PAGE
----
When Hamilton ceased US production in 1969 much of the Hamilton model line was discontinued. Not all models ended though... some continued on for a few more years. Hamilton had acquired Buren in the early 1960's and used Buren's movements in their "Thin" watches like the Thin-o-Matics and Thinline series. When Hamilton's US production stopped, manufacturing shifted to the Buren plant in Switzerland.
Anyway - one of the models that was introduced in 1968 and produced into the 1970's was the Thinline 4009. It was produced until 1971.
The Thinline 4009 is one of the few gold filled models with Swiss manual winding movements. It seems most of the time you'll find them in rolled gold case.
The dial on the 4009 is a brushed silver finish with a gold chapter ring and golden markers with black insets. The golden baton-style hands also have a black stripe to match.
Tucked inside is a Hamilton 639 movement - this 17 jewel was made by Buren and is the same as a caliber 280.
I recently picked up a Thinline 4009 that was rather dirty but I hoped would clean up well. It came on a Speidel bracelet that was not original to the watch, so I removed it as it was starting to wear into the lugs a little.
The 10K gold filled case opens through the crystal and from this perspective you can see why this watch is part of the Thinline series... it's very skinny.
The 639 is a nice movement, in my opinion. First of all, all the axles are short so it's very easy to line up all the pivots. Second, the balance cock has a moveable hairspring stud - so tuning in the beat error is a breeze. The only thing I don't appreciate with the 639 is the hairspring is very close to the regulator so you have to be extremely careful not to touch the hairspring if you attempt to move the regulator.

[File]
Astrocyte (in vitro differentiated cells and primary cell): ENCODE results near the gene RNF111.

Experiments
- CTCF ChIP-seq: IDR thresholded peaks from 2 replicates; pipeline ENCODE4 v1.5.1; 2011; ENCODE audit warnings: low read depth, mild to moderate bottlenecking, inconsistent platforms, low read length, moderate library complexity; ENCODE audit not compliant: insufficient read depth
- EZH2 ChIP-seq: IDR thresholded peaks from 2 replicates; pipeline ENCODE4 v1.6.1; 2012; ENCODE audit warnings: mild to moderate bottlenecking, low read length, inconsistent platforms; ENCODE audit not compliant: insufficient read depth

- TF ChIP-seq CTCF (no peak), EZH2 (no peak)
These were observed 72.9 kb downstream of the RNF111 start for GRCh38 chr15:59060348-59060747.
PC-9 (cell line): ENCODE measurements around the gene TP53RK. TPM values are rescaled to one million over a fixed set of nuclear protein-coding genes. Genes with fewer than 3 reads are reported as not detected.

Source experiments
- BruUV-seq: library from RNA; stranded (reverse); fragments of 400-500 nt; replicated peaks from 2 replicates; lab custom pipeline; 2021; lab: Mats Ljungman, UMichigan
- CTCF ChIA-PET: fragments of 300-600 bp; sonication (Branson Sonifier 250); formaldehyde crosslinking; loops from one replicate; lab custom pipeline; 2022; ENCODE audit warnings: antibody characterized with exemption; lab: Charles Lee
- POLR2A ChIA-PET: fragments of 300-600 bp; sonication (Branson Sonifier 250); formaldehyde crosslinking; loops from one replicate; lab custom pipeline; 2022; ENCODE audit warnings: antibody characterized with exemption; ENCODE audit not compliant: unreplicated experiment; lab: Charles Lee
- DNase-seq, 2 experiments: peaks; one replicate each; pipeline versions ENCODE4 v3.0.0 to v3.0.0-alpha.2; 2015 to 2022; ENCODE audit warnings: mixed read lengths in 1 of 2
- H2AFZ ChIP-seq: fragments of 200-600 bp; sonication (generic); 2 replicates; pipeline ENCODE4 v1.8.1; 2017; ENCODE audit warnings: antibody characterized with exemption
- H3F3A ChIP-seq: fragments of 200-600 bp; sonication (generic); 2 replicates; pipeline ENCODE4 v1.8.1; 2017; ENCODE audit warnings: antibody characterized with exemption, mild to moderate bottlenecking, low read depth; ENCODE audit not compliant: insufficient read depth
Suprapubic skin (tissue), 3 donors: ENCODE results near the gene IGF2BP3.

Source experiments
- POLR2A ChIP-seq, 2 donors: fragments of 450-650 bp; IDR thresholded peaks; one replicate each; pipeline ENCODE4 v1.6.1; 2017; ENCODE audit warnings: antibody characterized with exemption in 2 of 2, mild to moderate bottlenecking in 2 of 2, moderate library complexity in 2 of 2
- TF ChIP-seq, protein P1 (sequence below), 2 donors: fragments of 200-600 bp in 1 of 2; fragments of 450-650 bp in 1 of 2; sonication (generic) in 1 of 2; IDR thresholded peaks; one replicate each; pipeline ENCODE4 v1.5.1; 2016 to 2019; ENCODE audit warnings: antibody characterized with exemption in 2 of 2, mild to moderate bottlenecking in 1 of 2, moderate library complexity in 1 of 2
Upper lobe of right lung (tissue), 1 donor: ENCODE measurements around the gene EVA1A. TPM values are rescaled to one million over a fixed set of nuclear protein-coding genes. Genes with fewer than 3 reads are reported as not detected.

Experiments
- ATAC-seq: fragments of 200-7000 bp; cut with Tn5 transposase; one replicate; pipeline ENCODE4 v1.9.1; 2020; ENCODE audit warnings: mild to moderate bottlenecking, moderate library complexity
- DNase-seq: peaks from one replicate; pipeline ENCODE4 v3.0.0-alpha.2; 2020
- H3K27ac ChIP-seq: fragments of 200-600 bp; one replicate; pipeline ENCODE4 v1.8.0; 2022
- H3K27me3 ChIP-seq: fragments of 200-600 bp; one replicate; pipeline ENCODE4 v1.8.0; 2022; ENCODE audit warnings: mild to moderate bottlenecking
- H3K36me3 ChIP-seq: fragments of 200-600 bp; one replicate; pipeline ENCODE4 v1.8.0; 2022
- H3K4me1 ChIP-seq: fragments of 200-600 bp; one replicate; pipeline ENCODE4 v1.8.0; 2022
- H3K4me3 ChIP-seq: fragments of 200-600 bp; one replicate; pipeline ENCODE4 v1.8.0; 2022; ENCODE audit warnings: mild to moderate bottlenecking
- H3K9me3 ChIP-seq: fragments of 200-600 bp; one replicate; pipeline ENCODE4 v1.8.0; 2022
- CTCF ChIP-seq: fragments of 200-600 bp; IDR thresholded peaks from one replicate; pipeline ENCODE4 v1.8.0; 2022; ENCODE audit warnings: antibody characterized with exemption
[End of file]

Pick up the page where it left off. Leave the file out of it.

The dial-side of the pillar plate is hazy and that's a sure sign this watch hasn't had a trip to the spa lately.
The one-piece case has a movement ring (removed) and it reminds me of the "Sea Something" that I restored last month. The bottom is a little flatter though. The inside of this case back is very dirty too, for some reason.
Everything gets cleaned and dried. The dial had a couple of old fingerprints but I was able to remove them - thank goodness.
The reassembled movement goes onto the timer and initially it started off running a little slow (36 seconds per day with an acceptable beat error of 1.2ms. The amplitude of 208 degrees is a little low but that's because I didn't wind it fully since this watch has a split stem.
A little tweaking to the hairspring stud and the regulator gets the watch to even on pretty much dead on with an even better beat error. I could probably get it even closer but I don't want to risk hitting the hairspring.
And here's the finished watch with a new crystal and a nice, thin lizard strap. I had to take the photo on an angle as the markers and hands are so reflective they look black from straight on. This is a highly reflective watch - which is great, as everyone wants a dress watch with a little bling every now and again.
Thanks for visiting my vintage Hamilton watch blog. I like to restore US-made Hamilton wrist watches back to their original glory and share my experiences with other enthusiasts. Use the "Search" space below if you know what model you're looking for. Feel free to leave polite comments or questions in the spaces provided. Also check out my "watches for sale" on my Etsy site - the link is on the right, just below.